And there’s a message for us in the fact that the disciples, full of panic as they were, came and woke Jesus. They at least had enough faith to do that. Jesus rebuked them for the weakness of their faith, but nonetheless he stilled the storm. We don’t have to be superheroes of the faith in order to pray and know our prayers will be heard. We just have to do it. We don’t need special words, probably we don’t need much in the way of words at all, just to honestly present ourselves to the Lord. My faith may be something of a flickering candle, but when I come to God in prayer the bit of faith I have still finds a faithful response in him.

I say that with some feeling, because many of us as Christians feel vulnerable today. Our churches are small, much smaller than they used to be. Most of us are getting on a bit. It can maybe feel a bit too much like that boat, as the disciples desperately tried to bail the water out, only to find it flooding in faster than they could get rid of it. “Help us, Lord, we’re sinking!” we might well find ourselves praying. It’s easier to have a confident faith when we’re surrounded by people who think the same way; but it’s a lot harder when we’re only a few.

But if we’re in a position of trials and testing, it isn’t anywhere the Church hasn’t been before. We should neither panic or despair. What matters is not the strength of the storm around us, but the presence of our Lord with us. However small we are, however weak we may feel, have faith: the man whose teachings we follow is not just one teacher among many. He is the Word by whom all things were made. He stilled the storm on that lake, and he’ll see us through the storms of life. And though we will be tested and it will from time to time be tough, every time of testing is an opportunity to proclaim our faith and to bring glory to God’s name.

When our strength is weak and our nerve falters, help us, Lord, not to be controlled by the worldly forces around us but to have faith in you. Receive us and bless us, call us again to your service, and may we know the peace and calm of your unfailing love. Amen.

Thursday, 14 February 2019

On Being Blessed - a sermon for next Sunday.

(Luke 6.17-26)

The word “bless” is one we use a fair bit. “Bless you!” we say when someone sneezes. “Ah, bless!” we might say if we see something or someone cute, maybe if we see a little toddler taking his or her first steps. “Well, bless me!” we may say as a slightly old-fashioned expression of surprise. But what does it actually mean to be “blessed”?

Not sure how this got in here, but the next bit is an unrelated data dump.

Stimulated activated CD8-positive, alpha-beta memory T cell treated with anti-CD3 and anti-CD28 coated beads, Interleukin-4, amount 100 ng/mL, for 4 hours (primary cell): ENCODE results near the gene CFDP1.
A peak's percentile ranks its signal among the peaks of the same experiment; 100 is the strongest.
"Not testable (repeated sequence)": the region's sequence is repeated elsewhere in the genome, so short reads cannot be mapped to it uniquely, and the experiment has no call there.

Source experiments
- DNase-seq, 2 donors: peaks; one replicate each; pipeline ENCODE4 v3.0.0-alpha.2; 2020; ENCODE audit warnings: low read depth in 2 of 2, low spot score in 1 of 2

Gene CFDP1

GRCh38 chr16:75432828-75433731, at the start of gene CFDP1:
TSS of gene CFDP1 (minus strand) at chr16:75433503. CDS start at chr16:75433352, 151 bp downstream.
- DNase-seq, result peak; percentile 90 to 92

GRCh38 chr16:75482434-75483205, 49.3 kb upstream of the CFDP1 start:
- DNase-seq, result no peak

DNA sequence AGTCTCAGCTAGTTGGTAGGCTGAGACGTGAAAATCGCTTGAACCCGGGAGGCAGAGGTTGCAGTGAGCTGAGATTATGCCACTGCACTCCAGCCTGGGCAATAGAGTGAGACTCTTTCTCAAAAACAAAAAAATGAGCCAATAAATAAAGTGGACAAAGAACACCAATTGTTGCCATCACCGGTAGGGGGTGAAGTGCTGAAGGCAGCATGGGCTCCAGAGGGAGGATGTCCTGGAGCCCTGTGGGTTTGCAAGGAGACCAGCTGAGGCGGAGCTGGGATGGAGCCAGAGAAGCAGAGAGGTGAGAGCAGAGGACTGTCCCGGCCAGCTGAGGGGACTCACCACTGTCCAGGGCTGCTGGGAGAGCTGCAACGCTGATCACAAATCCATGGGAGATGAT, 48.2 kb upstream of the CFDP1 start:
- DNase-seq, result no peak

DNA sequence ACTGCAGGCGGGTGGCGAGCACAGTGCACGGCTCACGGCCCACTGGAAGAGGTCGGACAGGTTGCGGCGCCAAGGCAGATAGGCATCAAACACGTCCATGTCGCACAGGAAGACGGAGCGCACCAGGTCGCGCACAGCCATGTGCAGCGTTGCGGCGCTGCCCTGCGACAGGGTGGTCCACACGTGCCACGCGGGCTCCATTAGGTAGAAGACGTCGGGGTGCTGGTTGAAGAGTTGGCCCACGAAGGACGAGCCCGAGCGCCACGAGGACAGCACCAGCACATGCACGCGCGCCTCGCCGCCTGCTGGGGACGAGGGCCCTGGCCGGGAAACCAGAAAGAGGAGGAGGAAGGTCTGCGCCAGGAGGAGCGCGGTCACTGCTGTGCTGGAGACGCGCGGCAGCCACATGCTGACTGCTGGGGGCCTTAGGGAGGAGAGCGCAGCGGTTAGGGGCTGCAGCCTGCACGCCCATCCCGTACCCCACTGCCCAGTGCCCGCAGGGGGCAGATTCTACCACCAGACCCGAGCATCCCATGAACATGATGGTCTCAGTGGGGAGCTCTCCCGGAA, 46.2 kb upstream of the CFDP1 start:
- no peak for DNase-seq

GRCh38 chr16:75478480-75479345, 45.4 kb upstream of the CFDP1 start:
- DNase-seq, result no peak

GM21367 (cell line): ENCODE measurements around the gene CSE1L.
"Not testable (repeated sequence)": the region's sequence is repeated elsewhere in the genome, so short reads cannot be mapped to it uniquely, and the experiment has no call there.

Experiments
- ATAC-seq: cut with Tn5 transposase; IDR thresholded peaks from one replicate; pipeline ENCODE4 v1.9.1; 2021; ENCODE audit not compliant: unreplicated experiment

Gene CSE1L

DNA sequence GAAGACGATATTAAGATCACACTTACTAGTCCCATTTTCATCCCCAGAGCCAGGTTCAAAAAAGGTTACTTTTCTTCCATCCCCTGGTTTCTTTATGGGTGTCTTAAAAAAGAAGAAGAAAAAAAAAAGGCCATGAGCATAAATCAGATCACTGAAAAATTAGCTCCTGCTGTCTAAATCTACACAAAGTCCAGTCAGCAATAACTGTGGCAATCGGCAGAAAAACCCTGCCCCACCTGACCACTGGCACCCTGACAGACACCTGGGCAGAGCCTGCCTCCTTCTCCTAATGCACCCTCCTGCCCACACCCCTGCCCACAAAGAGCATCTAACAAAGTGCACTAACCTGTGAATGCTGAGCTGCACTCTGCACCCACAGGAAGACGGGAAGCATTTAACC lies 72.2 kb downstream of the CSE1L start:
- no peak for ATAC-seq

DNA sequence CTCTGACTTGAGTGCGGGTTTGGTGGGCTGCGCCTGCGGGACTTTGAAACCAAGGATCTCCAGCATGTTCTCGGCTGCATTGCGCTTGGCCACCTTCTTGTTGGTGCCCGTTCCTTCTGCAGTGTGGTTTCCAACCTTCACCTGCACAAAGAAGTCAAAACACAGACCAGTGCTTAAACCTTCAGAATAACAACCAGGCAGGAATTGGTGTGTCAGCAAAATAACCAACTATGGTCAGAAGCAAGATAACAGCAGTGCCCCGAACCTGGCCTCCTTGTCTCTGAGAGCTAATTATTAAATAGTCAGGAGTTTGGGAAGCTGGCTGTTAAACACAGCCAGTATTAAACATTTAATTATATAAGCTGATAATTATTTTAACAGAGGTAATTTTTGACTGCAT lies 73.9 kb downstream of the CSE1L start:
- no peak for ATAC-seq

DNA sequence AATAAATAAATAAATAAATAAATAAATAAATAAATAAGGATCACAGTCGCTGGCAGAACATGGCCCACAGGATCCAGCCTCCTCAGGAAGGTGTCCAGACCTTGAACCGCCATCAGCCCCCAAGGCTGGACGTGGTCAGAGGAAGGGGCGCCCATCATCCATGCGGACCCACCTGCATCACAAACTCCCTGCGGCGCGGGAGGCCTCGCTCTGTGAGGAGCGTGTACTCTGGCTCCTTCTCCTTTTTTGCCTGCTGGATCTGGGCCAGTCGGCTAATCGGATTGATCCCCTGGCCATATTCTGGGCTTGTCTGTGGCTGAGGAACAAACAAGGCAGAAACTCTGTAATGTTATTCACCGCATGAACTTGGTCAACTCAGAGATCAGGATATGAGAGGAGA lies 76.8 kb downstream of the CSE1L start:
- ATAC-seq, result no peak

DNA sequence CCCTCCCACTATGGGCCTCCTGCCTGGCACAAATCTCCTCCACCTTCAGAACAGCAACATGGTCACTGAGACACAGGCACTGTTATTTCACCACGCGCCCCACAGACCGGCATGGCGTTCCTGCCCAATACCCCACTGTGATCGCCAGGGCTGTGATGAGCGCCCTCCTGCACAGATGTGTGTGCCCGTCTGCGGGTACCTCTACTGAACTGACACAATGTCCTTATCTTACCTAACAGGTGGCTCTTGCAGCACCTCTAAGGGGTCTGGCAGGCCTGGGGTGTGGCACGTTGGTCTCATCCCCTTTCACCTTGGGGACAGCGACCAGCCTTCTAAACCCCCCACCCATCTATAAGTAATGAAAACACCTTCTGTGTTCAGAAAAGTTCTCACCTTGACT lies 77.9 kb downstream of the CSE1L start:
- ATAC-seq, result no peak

In our Gospel reading this morning we heard Luke’s version of what in Matthew we call the Sermon on the Mount. The version in Luke’s Gospel is sometimes called the Sermon on the Plain. We could discuss whether we have two accounts of the same event, or whether Jesus spoke on two occasions in similar vein. But in both accounts Jesus talks about the people who are blessed by God. In the version in Luke we heard today Jesus also mentions the people who are not blessed by God, and we’ll come to that later. But first, let’s think about what it means to be blessed.

The Greek word in the beatitudes that’s translated in English as blessed is Makarios. You may well recognise that word, if only because of Archbishop Makarios and Cypriot independence. His name meant “blessed”, even if our government didn’t think so at the time. Some modern translations translate makarios as “happy”, and that’s a reasonable translation of the Greek word, but I don’t think it goes far enough in this setting. Jesus is surely speaking about more than mere happiness - something about receiving God’s favour, being brought into his presence, knowing that we are accepted and have our place with him.

Mary, when in the Magnificat she says “all generations will call me blessed” uses the verb makarizo, which derives from makarios: all generations will recognize God’s presence with her, his choice of her, because of the child she bears. And God’s choice of her is because of the choice she has made. Mary said yes to what the angel asked of her. So we’re blessed when God recognises and affirms the godward choice we’ve made.